JAL and ANA ground Boeing 787 Fleets

All Nippon Airways (ANA) and its rival Japan Airlines (JAL), the two biggest carriers in Japan, have both announced the grounding of their entire Boeing 787 Dreamliner fleets following Wednesday morning’s emergency landing at the Takamatsu airport in Kagawa Prefecture. Five day’s worth of malfunctions and problems with the new aircraft has now continued into a second week with a Tokyo-bound ANA flight landing after smoke was seen in the cockpit.

ANA and JAL are among Boeing’s most important customers, having placed a combined total of 111 of the new 787 Dreamliners. Following the news of Wednesday’s incident, both airlines announced they were taking the airplanes out of operation for safety inspections. ANA currently has 17 in operation, while JAL has seven. Spokesmen from ANA haven’t commented about the sightings of smoke, but they said a problem with the battery system resulted in an error message displayed in the cockpit. While the passengers and crew had to use the emergency exit chutes after the plane landed, none of the 138 people on board were injured.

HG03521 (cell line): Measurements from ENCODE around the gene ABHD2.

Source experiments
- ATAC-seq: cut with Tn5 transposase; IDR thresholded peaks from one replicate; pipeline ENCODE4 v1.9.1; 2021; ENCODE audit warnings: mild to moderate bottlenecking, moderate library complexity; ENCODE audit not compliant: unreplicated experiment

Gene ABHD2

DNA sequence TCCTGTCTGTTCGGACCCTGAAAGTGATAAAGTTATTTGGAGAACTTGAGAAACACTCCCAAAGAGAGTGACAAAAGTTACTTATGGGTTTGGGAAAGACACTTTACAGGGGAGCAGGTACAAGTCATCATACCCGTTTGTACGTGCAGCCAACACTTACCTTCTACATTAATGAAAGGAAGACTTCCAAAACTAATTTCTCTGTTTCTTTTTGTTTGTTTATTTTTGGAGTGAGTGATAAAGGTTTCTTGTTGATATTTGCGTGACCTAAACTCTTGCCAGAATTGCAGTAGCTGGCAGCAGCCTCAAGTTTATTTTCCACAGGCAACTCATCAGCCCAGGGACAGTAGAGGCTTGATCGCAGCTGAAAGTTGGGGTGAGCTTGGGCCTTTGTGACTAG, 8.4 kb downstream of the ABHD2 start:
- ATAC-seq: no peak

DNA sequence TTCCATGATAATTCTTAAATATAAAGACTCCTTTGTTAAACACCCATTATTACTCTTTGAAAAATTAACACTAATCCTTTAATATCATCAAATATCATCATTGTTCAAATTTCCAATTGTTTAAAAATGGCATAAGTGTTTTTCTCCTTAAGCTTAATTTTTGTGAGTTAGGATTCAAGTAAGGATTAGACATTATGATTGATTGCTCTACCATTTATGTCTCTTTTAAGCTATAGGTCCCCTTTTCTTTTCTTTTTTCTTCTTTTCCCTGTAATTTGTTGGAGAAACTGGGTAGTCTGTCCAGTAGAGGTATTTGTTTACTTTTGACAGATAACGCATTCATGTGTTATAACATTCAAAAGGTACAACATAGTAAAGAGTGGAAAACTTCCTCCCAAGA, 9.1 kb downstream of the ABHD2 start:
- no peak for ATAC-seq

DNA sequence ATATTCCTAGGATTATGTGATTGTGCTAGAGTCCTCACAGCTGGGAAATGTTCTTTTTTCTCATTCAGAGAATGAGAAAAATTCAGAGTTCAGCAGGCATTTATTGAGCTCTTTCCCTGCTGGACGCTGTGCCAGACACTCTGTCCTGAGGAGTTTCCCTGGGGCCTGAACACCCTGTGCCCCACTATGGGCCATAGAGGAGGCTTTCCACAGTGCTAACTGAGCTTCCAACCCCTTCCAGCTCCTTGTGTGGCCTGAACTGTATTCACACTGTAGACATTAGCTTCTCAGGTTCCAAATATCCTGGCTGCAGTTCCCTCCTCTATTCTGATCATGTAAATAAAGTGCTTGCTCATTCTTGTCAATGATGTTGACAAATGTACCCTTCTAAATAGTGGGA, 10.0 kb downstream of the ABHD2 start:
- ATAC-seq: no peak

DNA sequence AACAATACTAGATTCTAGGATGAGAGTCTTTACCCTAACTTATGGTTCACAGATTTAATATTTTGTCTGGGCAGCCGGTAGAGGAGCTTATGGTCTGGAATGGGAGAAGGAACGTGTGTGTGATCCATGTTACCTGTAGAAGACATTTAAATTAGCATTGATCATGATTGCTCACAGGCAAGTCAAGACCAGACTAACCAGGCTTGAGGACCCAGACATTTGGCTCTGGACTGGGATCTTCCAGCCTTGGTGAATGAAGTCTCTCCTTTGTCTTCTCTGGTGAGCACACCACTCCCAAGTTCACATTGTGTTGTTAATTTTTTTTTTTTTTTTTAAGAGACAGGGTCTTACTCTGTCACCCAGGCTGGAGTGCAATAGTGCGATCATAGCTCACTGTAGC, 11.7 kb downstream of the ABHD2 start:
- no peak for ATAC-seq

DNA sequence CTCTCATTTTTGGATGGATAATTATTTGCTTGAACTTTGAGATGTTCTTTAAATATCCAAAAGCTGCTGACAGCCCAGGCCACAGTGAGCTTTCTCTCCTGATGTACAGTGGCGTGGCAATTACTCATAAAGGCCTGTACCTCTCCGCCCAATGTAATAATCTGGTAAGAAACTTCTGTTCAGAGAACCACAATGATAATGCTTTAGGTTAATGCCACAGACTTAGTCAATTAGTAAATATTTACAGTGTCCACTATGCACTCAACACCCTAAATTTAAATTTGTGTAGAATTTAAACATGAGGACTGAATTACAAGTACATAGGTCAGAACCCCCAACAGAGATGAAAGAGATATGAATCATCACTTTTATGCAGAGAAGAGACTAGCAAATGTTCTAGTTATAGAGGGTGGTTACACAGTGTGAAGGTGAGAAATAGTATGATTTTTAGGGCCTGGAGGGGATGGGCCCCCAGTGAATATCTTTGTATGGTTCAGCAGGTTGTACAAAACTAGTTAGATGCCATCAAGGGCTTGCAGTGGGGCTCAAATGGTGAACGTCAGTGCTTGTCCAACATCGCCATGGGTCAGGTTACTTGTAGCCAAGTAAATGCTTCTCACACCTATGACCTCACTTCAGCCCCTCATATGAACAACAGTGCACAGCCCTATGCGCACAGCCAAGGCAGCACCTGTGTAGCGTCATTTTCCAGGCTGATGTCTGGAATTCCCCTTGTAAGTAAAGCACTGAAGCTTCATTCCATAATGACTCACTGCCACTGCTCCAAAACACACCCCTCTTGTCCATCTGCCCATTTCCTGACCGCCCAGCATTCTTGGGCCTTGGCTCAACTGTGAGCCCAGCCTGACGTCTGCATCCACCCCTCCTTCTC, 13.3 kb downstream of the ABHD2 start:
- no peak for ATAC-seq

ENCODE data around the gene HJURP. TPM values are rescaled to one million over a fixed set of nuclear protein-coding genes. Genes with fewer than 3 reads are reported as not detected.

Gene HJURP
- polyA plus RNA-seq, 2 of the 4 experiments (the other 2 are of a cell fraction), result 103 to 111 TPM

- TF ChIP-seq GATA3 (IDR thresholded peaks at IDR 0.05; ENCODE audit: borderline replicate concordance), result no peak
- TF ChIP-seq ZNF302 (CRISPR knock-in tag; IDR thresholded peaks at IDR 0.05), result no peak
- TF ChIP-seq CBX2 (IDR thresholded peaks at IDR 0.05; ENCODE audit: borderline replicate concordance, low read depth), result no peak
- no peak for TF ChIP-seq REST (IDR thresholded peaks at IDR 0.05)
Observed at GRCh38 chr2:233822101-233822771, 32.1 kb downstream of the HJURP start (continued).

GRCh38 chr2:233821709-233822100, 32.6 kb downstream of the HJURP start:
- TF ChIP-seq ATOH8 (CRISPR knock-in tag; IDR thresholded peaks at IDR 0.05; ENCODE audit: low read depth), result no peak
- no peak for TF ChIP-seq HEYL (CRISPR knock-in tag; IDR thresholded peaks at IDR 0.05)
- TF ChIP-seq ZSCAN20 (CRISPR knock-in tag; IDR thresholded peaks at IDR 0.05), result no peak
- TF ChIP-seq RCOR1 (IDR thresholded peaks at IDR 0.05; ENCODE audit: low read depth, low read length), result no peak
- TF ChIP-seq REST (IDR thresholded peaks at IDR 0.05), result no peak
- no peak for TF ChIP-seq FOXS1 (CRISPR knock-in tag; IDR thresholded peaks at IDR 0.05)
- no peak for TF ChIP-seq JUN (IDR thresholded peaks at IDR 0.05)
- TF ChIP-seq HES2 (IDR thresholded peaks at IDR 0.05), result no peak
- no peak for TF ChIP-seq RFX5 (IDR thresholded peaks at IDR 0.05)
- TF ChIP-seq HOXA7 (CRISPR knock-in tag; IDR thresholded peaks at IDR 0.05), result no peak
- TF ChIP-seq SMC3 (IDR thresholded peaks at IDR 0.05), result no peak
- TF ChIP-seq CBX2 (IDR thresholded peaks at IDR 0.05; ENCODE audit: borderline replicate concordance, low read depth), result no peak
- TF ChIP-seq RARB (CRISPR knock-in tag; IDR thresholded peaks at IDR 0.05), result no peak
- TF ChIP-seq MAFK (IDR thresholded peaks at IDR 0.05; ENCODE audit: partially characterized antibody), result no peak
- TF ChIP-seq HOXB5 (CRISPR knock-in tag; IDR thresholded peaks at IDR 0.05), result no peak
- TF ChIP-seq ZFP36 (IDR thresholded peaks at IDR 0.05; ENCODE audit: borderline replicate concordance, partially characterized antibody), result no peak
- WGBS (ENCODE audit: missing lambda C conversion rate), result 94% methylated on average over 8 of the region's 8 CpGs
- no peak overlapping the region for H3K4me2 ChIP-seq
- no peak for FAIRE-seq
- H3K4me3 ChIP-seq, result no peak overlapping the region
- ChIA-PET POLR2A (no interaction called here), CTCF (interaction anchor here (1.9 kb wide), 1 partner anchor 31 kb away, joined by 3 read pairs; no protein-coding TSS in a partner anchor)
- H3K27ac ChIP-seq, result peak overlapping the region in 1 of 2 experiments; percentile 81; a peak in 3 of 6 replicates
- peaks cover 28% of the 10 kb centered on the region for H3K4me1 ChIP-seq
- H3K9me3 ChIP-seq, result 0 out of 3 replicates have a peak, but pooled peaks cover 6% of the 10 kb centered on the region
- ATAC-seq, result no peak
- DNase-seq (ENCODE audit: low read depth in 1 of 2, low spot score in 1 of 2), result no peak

ANA has said it is “aware” of the troubling series of incidents involving the Boeing 787 over the last week, but adds that it is not ready to comment about the emergency landing or if today’s malfunction is related to any previous problems. While some of the other issues have been relatively minor, such as a cracked windshield or a leaking fuel valve, the others have included a malfunctioning brake system and, even more alarming, a fire breaking out in the battery compartment just after a JAL flight landed in Boston. Flight regulators in both the U.S. and Japan are launching their own investigations, spurred by a growing concern from travelers.


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